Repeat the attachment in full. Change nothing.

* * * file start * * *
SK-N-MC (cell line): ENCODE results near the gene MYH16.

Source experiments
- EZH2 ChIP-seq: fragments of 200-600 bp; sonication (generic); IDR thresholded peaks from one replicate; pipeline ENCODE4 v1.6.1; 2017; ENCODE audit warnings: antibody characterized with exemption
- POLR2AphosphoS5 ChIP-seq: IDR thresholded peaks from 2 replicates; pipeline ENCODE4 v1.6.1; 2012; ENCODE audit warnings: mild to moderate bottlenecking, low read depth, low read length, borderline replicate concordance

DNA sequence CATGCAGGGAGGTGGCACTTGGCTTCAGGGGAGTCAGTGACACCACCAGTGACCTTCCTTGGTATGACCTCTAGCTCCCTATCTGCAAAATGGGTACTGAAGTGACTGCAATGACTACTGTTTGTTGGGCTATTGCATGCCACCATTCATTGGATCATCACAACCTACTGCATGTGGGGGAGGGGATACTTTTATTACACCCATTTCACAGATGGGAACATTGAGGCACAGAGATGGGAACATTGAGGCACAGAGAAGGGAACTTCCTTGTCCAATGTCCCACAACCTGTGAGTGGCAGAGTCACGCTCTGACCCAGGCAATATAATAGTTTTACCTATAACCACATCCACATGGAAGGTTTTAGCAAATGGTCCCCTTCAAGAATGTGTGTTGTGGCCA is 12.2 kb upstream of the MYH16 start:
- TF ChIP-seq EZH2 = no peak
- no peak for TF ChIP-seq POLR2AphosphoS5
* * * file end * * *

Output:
SK-N-MC (cell line): ENCODE results near the gene MYH16.

Source experiments
- EZH2 ChIP-seq: fragments of 200-600 bp; sonication (generic); IDR thresholded peaks from one replicate; pipeline ENCODE4 v1.6.1; 2017; ENCODE audit warnings: antibody characterized with exemption
- POLR2AphosphoS5 ChIP-seq: IDR thresholded peaks from 2 replicates; pipeline ENCODE4 v1.6.1; 2012; ENCODE audit warnings: mild to moderate bottlenecking, low read depth, low read length, borderline replicate concordance

DNA sequence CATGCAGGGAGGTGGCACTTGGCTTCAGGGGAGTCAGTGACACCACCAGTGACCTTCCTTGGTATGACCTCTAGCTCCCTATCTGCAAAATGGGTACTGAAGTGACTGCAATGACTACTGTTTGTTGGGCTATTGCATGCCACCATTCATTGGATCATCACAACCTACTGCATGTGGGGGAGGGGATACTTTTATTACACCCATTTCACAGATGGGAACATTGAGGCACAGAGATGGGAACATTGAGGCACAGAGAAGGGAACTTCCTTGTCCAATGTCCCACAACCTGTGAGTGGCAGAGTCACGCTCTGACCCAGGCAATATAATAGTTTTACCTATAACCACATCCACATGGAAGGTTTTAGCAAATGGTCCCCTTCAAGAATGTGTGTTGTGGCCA is 12.2 kb upstream of the MYH16 start:
- TF ChIP-seq EZH2 = no peak
- no peak for TF ChIP-seq POLR2AphosphoS5